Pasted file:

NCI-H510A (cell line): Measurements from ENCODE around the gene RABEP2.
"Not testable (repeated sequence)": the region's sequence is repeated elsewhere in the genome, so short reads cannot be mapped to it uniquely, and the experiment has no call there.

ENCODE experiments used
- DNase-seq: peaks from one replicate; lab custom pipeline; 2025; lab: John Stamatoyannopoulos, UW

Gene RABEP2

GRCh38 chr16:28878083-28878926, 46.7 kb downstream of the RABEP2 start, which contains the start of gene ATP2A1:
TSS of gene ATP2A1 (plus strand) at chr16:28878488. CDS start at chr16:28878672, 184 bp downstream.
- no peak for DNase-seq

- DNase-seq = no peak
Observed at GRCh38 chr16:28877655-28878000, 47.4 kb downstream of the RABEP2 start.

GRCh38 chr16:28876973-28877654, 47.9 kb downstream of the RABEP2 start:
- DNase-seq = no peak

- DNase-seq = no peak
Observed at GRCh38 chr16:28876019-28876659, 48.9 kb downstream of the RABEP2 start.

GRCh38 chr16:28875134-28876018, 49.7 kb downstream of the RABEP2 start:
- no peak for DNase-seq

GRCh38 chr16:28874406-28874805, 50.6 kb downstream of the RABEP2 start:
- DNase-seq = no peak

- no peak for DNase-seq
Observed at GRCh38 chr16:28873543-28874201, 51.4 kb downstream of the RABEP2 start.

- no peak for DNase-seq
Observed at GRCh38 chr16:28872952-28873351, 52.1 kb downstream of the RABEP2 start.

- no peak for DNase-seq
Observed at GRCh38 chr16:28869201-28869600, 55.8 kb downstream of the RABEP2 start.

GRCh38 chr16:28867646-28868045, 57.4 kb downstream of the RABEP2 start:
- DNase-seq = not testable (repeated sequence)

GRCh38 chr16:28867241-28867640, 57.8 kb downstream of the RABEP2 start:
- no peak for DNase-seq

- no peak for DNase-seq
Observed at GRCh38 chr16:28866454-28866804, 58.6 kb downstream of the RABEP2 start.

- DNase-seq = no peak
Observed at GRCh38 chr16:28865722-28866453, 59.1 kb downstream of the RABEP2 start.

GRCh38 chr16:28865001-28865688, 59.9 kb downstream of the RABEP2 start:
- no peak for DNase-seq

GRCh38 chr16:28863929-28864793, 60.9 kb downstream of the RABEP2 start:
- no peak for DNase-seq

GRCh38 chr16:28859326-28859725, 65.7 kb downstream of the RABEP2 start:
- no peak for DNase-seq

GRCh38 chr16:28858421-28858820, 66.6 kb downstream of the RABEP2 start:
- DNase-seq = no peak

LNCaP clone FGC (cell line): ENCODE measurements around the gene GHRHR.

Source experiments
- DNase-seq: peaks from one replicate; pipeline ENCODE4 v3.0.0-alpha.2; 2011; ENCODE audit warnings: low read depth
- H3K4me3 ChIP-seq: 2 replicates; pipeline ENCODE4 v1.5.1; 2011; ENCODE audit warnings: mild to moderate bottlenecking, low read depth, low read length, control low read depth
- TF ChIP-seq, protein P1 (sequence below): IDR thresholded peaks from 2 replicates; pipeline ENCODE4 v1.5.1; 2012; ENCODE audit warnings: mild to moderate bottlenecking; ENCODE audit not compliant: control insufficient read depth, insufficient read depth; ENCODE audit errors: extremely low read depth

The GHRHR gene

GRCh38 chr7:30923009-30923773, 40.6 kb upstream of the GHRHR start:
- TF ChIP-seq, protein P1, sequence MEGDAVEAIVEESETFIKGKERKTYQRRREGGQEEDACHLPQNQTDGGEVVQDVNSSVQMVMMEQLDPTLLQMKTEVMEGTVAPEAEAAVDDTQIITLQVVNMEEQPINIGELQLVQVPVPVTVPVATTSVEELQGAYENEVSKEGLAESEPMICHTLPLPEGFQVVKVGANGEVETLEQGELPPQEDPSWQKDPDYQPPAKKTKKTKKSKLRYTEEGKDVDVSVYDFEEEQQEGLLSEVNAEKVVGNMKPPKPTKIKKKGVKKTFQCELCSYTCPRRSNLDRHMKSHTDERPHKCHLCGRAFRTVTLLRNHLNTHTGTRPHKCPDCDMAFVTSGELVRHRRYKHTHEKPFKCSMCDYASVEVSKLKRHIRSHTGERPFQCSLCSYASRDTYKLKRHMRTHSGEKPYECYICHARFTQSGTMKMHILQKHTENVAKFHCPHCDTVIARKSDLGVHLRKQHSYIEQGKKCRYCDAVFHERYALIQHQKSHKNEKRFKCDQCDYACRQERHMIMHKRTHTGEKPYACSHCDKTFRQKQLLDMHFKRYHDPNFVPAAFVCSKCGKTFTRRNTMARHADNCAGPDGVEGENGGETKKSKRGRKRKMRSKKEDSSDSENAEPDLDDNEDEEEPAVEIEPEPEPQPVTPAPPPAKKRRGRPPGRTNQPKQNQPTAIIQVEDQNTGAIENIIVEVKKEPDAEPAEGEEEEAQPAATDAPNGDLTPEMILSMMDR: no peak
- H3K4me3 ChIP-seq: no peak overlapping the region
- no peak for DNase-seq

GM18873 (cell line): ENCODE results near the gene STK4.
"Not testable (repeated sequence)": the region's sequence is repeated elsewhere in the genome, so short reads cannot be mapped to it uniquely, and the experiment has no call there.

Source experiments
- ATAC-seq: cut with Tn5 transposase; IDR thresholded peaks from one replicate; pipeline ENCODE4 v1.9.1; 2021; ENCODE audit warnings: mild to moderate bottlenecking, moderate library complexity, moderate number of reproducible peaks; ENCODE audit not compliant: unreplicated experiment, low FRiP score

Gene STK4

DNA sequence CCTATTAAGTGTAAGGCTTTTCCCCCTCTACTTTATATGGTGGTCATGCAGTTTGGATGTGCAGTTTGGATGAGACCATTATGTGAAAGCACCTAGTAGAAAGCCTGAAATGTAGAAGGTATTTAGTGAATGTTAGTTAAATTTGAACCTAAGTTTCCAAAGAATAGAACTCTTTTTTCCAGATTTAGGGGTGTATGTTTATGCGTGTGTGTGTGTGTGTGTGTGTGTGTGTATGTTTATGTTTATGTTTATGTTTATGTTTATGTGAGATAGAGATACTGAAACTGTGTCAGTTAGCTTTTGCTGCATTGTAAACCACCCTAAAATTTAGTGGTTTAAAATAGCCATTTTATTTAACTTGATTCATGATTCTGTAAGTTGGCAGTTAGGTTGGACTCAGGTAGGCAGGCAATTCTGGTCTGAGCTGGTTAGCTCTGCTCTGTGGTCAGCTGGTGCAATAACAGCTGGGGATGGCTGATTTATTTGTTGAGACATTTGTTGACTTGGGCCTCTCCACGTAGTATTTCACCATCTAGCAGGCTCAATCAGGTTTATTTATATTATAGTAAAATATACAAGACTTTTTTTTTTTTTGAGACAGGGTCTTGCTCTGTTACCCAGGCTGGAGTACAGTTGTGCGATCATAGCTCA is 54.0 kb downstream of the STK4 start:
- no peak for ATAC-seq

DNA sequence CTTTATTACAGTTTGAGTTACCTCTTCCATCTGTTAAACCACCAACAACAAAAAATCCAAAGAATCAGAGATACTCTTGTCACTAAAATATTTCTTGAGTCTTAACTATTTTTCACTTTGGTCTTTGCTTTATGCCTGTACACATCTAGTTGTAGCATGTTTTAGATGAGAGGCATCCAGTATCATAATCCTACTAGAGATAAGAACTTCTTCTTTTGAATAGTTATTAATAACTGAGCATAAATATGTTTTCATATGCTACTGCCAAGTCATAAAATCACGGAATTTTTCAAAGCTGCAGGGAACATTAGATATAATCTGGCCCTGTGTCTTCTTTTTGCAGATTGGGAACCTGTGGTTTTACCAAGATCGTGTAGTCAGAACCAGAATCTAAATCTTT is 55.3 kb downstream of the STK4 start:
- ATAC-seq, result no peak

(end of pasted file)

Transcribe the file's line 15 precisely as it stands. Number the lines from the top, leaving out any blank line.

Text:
GRCh38 chr16:28875134-28876018, 49.7 kb downstream of the RABEP2 start: